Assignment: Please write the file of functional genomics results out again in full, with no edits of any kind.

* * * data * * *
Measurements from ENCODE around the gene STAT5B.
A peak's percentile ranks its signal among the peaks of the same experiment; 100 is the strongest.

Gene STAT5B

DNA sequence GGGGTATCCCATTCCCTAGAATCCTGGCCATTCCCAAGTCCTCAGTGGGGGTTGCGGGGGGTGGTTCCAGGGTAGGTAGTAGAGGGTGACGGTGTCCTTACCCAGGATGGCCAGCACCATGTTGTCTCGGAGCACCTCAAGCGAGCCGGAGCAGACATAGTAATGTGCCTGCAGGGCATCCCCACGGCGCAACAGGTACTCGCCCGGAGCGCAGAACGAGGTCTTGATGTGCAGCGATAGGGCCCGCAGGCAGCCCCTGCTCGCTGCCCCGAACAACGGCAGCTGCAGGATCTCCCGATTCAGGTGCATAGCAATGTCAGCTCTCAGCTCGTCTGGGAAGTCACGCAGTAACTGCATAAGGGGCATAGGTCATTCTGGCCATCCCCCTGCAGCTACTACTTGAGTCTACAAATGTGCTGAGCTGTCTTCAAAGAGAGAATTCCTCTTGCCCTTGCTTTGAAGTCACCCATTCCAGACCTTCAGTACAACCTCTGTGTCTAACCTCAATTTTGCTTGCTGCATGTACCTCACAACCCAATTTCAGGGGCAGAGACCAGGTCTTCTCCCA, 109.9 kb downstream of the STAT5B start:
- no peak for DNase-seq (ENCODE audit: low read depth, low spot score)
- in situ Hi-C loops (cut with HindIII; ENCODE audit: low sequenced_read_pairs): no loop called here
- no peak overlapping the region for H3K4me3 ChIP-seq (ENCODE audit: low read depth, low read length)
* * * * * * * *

Measurements from ENCODE around the gene STAT5B.
A peak's percentile ranks its signal among the peaks of the same experiment; 100 is the strongest.

Gene STAT5B

DNA sequence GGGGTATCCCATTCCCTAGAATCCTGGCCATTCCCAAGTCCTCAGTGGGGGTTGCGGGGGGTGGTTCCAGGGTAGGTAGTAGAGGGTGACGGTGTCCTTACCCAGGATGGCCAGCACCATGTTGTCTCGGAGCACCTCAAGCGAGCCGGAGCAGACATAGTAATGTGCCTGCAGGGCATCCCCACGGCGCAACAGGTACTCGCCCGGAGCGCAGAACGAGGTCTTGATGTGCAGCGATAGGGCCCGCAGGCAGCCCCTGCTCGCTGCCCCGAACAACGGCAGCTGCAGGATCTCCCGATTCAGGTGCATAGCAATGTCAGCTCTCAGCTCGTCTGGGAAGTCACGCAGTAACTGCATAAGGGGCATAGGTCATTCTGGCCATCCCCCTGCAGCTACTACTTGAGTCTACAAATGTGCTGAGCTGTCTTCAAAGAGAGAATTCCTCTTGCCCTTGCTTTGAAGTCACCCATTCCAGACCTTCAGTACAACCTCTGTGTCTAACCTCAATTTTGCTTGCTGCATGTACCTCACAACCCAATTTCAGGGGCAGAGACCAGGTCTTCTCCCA, 109.9 kb downstream of the STAT5B start:
- no peak for DNase-seq (ENCODE audit: low read depth, low spot score)
- in situ Hi-C loops (cut with HindIII; ENCODE audit: low sequenced_read_pairs): no loop called here
- no peak overlapping the region for H3K4me3 ChIP-seq (ENCODE audit: low read depth, low read length)